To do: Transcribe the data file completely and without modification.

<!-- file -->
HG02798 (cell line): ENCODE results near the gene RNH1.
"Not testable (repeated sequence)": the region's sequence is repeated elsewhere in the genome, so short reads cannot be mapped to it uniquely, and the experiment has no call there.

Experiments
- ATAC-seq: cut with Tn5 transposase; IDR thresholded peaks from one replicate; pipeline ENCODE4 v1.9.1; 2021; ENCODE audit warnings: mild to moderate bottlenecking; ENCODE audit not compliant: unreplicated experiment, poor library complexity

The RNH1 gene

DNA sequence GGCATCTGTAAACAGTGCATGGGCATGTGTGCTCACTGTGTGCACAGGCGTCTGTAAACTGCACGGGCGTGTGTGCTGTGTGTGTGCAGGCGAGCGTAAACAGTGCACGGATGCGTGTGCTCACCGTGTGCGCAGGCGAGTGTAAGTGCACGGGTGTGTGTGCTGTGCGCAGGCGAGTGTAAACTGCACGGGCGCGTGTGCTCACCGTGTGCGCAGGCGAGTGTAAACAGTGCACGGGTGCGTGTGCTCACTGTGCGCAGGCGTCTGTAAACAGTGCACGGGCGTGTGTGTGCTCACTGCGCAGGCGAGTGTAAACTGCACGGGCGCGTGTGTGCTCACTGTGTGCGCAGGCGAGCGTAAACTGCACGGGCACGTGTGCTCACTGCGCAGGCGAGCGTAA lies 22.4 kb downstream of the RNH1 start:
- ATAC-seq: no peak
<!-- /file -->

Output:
HG02798 (cell line): ENCODE results near the gene RNH1.
"Not testable (repeated sequence)": the region's sequence is repeated elsewhere in the genome, so short reads cannot be mapped to it uniquely, and the experiment has no call there.

Experiments
- ATAC-seq: cut with Tn5 transposase; IDR thresholded peaks from one replicate; pipeline ENCODE4 v1.9.1; 2021; ENCODE audit warnings: mild to moderate bottlenecking; ENCODE audit not compliant: unreplicated experiment, poor library complexity

The RNH1 gene

DNA sequence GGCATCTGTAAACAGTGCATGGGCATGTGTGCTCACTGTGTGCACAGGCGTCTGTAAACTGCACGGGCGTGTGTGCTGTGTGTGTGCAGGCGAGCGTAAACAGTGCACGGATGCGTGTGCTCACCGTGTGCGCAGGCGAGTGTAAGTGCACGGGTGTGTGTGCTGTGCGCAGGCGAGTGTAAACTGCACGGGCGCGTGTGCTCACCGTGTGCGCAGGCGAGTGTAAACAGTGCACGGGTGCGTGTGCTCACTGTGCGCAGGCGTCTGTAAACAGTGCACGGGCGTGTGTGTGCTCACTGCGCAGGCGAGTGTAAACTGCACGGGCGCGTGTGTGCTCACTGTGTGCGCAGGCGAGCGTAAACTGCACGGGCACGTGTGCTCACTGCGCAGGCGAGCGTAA lies 22.4 kb downstream of the RNH1 start:
- ATAC-seq: no peak